Humbled by a Failed Marriage
When I returned to Israel, I joined several Facebook groups for divorcees. It was a lot of witty banter, some filled with pain, some filled with hope, and most with a great deal of levity. At first I really like and appreciated the groups. But as time went by, I left each group one at a time. It’s not because I don’t need a place to express my thoughts or frustrations about both marriage and divorce. And it’s not because I don’t need camaraderie. Fact is: I strongly need both.
No, I left because the groups made me uncomfortable after I realized many vocal members were not humbled by their experiences.
Nobody sets out to get divorced and nobody is proud of being divorced. But everyone who suffers through the experience is absolutely obligated to be reflective, to be humbled, to be just a shred more educated than they were before, and to be worlds smarter about how they approach future attempts at a life of matrimony.
A Facebook Debate
I usually don’t get involved in Facebook debates. For the most part, they are a waste of time, and they pull out of people the worst human interactions imaginable (just beneath YouTube comments as the lowest form of civil discourse).
But this one time I was compelled to speak up. Someone asked a question about who comes first, your children from your previous marriage or your new spouse. Now, first of all, the question was inherently flawed. Life is never that simple. Nothing is ever black and white, and there can be countless variables and nuances that could change the way one might approach that question. And what’s right now could be wrong in five minutes.
Nevertheless, and against better judgment, I got involved. And, as much as this amazes me to even say it, I was highly criticized for stating that the children come first. Some attacks were rude. Some were downright mean. Many accused me of not being ready to marry again. And whereas that is very likely to be true, this was hardly the evidence to prove their point, nor an appropriate thing to say to a perfect stranger.
But the Real Kicker
The simplicity of my divorced comrades’ statements was heartbreaking. Many mentioned pithy quotes and paraphrases, and stated confidently that these were “the secret to a good marriage.” Really? The only one you’ve ever been in is over, and you claim to know the secret? Gosh, if only someone had just managed to get to you beforehand and said, “All you need is to put God first,” you could have avoided this whole mess?
Where was the real reflection? Where was the deep knowledge? And where in the world was what should have been inevitable and overwhelming humility?
So I stepped away and I’m unlikely to return.
The Only Marriage Advice I Ever Give
Now, a surprisingly large amount of people have asked me for marriage advice over the years. I find the request bizarre, since I would think I’d be the last person to know how to make a marriage work. And generally I only feel comfortable giving these three simple words:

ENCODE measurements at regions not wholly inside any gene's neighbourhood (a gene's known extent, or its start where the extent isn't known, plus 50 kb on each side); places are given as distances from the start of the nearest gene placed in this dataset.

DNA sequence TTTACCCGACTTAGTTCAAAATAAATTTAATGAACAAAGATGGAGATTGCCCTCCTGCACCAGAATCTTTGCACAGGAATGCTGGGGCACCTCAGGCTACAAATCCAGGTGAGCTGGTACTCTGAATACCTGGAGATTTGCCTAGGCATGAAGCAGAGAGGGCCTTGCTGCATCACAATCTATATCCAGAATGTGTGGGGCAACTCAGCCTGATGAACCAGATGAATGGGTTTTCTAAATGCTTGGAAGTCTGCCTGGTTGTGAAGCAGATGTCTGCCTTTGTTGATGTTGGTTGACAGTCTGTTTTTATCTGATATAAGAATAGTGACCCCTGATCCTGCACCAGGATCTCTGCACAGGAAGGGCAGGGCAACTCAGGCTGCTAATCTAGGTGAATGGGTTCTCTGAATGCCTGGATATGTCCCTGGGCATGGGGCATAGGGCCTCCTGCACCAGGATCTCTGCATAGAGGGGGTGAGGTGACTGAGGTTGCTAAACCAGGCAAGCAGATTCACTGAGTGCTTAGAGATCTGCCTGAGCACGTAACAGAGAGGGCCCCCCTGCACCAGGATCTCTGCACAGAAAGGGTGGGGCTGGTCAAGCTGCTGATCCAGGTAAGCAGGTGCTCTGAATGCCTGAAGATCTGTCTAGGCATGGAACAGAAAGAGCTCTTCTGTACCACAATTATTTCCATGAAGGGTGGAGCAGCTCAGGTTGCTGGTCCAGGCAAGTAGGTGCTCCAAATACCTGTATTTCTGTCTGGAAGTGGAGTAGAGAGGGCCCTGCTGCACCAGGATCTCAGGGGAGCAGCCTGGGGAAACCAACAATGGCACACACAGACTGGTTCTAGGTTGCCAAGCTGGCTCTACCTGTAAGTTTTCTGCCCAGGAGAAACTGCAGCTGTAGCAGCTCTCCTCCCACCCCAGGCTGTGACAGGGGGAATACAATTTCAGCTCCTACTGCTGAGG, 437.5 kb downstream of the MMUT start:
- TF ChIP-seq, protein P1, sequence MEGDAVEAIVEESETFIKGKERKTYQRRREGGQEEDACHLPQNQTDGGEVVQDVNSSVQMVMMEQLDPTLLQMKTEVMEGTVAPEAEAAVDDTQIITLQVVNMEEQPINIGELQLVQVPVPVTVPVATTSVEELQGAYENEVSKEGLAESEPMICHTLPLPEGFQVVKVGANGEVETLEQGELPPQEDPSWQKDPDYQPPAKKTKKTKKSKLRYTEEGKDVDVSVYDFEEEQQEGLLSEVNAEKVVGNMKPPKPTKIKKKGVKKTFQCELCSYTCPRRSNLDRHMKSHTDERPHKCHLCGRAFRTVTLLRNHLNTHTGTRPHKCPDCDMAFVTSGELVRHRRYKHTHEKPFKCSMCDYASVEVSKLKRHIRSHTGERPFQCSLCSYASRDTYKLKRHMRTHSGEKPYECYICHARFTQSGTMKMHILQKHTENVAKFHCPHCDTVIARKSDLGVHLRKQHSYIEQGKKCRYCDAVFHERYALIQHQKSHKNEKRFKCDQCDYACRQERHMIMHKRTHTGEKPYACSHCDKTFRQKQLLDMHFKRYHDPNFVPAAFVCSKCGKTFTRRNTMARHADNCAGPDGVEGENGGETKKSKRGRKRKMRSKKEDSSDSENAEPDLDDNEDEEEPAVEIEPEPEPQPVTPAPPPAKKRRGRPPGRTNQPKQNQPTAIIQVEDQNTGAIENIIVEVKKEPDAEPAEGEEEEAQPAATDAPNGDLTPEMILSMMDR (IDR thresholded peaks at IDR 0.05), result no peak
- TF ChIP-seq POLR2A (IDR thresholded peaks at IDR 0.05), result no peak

Separate. Toothpaste. Tubes.
This is both a giant metaphor, and also wildly literal.
You see, the toothpaste tube is something that people have been using their whole life, multiple times a day. They’ve become accustomed to a certain way of using it, and they are by no means ready to change their habits. Some squeeze from the bottom, some from the middle. Some throw it out when it’s near empty, some will manage to eke out of there a whole extra week. And some close the cap like they want to permanently trap the toothpaste, and others are annoyed that a stupid cap is slowing them down all the time.
Then they marry. And they share. But they never speak up, because who cares about a stupid toothpaste tube? And as time goes by, resentment builds in the smallest doses, until this one dumb thing results in a full-blown fight. And it all could have been prevented by having separate tubes!
The simple message: Small things matter. They just take longer to be real problems. And it’s downright silly to let small things get out of control when prevention is so utterly simple.
But I digress.
After years of reflection about what went wrong in my marriage, I think I can finally say I understand what happened. My ex and I are both strong-minded and ambitious people. We’re both constantly growing and evolving. The problem was, we didn’t do it together. We weren’t a team. We kept on moving forward, and one day two strangers were looking at each other.
I got married when I was 24, divorced when I was 37. Those are pretty important years of one’s life. If you are not a completely different person after those 13 years have passed, something went drastically wrong. So if you’re not on the same page, and you grow as two individual units, what will happen is inevitable.
The Same Team
I am not saying to sacrifice individuality. Nor am I saying one party must capitulate to the will of the other. God forbid. Both parties must retain what makes them special and unique. But they need to be on the same team. There needs to be common goals. There needs to be synergistic participation in major life choices and decisions. A couple needs to grow side by side, so that 13 years later they’ve only grown to love and care about each other more.
This is not simple. It takes constant reflection and constant communication. With the right effort and the right perspective, a couple can walk down the same road to endless destinations. Or they can take separate paths to nowhere.
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